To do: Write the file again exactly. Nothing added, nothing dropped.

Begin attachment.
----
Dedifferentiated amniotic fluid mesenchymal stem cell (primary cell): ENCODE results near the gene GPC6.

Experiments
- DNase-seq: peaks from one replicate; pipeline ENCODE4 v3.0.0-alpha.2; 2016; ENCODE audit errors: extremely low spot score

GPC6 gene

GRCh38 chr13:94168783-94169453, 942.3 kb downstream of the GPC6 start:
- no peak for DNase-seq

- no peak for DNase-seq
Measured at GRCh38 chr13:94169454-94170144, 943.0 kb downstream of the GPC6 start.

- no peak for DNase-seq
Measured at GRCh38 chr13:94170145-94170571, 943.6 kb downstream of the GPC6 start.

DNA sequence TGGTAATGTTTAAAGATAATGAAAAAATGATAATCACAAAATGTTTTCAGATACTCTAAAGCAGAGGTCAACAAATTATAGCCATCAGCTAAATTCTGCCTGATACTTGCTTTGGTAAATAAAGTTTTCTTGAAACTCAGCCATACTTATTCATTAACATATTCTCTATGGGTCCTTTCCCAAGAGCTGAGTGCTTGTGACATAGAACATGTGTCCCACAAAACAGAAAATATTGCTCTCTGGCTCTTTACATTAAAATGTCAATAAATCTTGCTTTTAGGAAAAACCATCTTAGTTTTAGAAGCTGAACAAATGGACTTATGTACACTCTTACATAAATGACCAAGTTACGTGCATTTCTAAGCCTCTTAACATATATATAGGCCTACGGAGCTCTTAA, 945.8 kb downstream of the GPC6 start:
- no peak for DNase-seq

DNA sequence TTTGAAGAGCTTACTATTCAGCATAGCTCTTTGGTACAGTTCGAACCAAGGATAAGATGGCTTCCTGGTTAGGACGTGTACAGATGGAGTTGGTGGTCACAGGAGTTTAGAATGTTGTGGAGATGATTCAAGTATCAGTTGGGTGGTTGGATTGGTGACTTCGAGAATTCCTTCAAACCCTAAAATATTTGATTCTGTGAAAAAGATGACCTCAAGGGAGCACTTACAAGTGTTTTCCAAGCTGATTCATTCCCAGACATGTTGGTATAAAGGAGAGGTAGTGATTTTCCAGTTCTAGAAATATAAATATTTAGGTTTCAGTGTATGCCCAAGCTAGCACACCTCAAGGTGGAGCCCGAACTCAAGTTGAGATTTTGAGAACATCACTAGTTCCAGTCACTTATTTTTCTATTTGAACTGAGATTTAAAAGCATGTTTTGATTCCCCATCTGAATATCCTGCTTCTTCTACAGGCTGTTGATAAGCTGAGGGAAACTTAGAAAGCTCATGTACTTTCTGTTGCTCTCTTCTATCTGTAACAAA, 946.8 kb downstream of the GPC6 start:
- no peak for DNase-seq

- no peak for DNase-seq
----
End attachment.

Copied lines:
Dedifferentiated amniotic fluid mesenchymal stem cell (primary cell): ENCODE results near the gene GPC6.

Experiments
- DNase-seq: peaks from one replicate; pipeline ENCODE4 v3.0.0-alpha.2; 2016; ENCODE audit errors: extremely low spot score

GPC6 gene

GRCh38 chr13:94168783-94169453, 942.3 kb downstream of the GPC6 start:
- no peak for DNase-seq

- no peak for DNase-seq
Measured at GRCh38 chr13:94169454-94170144, 943.0 kb downstream of the GPC6 start.

- no peak for DNase-seq
Measured at GRCh38 chr13:94170145-94170571, 943.6 kb downstream of the GPC6 start.

DNA sequence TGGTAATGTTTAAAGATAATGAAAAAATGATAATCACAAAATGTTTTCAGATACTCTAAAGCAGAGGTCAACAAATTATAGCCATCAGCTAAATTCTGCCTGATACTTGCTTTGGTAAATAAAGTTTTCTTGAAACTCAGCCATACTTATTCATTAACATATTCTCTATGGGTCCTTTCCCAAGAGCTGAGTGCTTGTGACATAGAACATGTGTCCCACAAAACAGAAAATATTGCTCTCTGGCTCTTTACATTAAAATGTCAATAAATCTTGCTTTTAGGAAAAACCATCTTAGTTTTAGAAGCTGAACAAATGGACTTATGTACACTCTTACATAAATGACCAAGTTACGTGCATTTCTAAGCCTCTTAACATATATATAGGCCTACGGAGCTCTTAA, 945.8 kb downstream of the GPC6 start:
- no peak for DNase-seq

DNA sequence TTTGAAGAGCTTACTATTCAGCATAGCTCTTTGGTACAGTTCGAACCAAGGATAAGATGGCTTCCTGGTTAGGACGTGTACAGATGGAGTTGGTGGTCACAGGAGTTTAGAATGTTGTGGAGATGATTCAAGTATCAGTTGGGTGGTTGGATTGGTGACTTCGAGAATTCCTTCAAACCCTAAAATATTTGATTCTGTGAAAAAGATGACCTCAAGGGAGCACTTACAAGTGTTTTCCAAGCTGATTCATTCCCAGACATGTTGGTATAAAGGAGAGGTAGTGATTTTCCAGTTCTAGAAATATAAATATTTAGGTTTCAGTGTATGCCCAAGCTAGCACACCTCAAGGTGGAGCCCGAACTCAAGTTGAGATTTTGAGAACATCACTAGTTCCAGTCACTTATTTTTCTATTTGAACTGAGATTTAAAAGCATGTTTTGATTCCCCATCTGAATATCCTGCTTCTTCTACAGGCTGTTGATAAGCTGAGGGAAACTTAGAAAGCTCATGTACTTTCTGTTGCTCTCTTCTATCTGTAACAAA, 946.8 kb downstream of the GPC6 start:
- no peak for DNase-seq

- no peak for DNase-seq